With the feet attached it was time to see how it looked. Comically it was not as stable as it looked in the solid works model. I was surprised that I missed this, the tipover angle is ~10 degrees, and given that the fan will provide *some* nominal force when its on, this will likely tip over fairly easily. Time for some model updates! I did not particularly like how the rubber feet brass thread poked through the holes on the bottom, so changing around the ase model seemed like a pretty good plan.

How much *force* could a 10" 'serverfan' actually produce? We can find out the pressure and CFM from datasheets and make a quick comparison. Interestingly there's also 24V variants of these fans, so its very possible to 'make' a 20v DeWalt battery plug-in variant, for extreme portability.

I stared at this for a bit and instead of re-designing the parts, I tried flipping them around to see how much the stability would have changed. This worked fairly well, I opted to slightly increase the length of the feet on the print for the final version but it passes the quick pushover test without having to really change much.

With the feet flipped around, it's time to wire up the fan. There's a really well made mains cable assembly with a built in switch available on digikey [Link]. The small rubberized cable glad provides a bit of retention for the cable but otherwise the mains wiring is farily easy. I used a small ring terminal to attach the fan shround ground to the green cable ground. The existing threaded parts of the recycled fan were fairly stuck in place self-tapping style hex screws that were fairly corroded. Despite best efforts they were somehow impossible to remove.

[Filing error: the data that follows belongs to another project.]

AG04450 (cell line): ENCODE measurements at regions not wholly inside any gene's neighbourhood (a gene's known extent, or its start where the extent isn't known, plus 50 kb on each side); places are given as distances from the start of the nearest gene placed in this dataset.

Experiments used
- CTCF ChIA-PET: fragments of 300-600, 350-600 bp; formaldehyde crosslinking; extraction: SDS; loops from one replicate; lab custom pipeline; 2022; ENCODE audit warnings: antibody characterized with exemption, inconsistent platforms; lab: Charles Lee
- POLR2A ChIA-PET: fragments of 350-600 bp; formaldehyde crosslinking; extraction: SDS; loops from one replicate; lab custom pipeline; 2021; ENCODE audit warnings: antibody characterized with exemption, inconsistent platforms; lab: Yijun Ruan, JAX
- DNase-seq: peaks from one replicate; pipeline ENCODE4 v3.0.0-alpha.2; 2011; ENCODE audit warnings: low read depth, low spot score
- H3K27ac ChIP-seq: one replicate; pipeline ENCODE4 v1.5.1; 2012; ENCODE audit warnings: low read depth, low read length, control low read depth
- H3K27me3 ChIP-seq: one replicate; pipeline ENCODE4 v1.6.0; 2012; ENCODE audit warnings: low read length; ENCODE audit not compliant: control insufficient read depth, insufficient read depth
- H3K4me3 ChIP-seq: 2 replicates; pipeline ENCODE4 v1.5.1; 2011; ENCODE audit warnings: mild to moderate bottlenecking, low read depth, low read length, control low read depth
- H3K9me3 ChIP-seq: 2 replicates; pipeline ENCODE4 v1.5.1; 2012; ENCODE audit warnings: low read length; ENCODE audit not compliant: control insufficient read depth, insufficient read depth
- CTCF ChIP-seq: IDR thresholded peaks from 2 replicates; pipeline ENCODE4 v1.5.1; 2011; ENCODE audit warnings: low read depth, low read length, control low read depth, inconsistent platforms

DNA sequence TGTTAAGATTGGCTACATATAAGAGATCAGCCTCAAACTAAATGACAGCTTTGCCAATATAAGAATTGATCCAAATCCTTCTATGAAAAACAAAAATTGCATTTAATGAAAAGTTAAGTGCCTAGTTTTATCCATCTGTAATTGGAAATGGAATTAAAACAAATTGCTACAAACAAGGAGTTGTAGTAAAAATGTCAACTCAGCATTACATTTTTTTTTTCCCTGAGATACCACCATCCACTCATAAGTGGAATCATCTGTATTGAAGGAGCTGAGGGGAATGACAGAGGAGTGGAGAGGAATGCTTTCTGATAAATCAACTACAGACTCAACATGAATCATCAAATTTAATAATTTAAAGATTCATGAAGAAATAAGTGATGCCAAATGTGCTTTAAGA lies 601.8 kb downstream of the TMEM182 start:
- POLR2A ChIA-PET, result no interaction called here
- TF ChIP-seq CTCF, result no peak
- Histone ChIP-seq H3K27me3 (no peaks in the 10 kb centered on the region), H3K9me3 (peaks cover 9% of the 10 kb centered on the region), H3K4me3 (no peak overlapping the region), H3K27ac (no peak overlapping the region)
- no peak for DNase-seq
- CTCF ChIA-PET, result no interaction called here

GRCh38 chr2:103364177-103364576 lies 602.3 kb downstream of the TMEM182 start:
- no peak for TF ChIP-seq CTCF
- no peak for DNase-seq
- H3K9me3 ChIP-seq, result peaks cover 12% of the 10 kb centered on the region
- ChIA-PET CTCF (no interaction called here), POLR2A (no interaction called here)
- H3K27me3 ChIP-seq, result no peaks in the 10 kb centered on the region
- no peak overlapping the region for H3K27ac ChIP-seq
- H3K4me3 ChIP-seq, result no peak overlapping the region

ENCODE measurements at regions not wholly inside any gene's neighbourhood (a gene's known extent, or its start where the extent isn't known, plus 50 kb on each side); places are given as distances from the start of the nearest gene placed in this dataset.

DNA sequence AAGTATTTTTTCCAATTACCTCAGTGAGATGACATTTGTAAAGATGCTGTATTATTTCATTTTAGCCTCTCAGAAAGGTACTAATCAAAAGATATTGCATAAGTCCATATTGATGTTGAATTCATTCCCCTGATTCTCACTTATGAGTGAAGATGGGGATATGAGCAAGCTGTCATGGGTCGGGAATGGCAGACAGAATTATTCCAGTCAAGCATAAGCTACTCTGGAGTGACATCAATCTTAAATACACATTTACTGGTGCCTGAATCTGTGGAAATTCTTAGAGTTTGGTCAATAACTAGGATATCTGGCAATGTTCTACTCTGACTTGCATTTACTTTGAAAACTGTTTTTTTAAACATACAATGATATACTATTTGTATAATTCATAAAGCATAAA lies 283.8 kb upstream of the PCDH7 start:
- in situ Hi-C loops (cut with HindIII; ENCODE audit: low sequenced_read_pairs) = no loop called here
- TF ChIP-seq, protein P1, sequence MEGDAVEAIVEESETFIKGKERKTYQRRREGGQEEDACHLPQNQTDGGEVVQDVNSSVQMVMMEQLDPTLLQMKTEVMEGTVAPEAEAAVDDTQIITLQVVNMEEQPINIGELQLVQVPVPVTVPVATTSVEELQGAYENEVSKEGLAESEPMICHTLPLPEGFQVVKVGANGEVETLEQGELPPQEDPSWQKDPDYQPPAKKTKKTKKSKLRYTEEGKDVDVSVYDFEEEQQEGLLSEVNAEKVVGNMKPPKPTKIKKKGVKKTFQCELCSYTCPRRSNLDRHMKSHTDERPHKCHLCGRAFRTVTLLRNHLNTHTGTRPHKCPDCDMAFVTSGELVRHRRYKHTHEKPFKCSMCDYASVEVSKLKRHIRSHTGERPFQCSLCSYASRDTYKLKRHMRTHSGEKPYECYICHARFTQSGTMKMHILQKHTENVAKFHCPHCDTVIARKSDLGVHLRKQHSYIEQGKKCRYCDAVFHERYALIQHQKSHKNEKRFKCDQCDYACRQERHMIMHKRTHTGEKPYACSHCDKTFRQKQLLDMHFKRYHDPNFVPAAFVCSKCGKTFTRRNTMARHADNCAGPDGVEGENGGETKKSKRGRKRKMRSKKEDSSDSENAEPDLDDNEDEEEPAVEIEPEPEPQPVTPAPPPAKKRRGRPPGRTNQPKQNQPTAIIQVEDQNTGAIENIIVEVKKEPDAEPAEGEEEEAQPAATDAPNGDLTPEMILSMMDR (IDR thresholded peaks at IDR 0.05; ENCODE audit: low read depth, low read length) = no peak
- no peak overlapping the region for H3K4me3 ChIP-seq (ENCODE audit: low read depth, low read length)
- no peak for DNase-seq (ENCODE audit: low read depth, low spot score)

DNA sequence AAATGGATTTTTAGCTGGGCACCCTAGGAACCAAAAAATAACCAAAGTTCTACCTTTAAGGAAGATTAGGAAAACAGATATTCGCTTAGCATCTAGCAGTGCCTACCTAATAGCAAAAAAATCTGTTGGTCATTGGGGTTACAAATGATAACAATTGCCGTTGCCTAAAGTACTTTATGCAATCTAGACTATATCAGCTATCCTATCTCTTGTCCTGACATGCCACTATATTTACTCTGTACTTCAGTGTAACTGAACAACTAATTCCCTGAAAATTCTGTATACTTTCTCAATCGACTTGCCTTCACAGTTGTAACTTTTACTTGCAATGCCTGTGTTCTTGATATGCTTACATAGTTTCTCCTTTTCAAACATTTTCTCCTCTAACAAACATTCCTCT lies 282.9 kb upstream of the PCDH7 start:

With the existing screws unremoveable, I ended up grounding off the heads of the screws and then adding a new location for a grounding screw. In this case I drilled out a tap hole for an M3 screw, tapped the hole and added a tiny M3 socket head cap screw. Realistically this could have been a 6-32 or even a 4-40 so long as the ring terminal matched up. With a solid ground connection to the case we're just about done with this lil assembly.

I ended up making a few of these to combat summer heat using these surplus fans. So far there's a green, a red and a gray. I did end up giving away the red one to family and found that the infill for the handle should go up from 30% to something like 60%, as they are effecient at dropping things. All things considered though they survived family, which should have its own IP rating. Clearly there should be an IP-54 F for surviving family use.

lin module with arduino mount lin module with arduino mount

CAD and 3D Printing Files

3D Printed CAD Files

Base STL [Link]
Solidworks Model [Link]

Handle STL [Link]
Solidworks Model [Link]

Solidworks Assembly [2017] [Zip Archive]

Mechanical hardware

Thermal insert for rubber feet [10-24 size] [Link]

Thermal insert for base prints [M3 size] [Link]

Flat head screw [M3 x 12MM] [Link]

Nylock Nut [M3] [Link]

Rubberized Foot [10-24] [Link]

Electircal hardware

Power cable with switch [Link]

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Here's a behind the scenes look at my work space and some of the images that did not make the cut to be included in the write-up: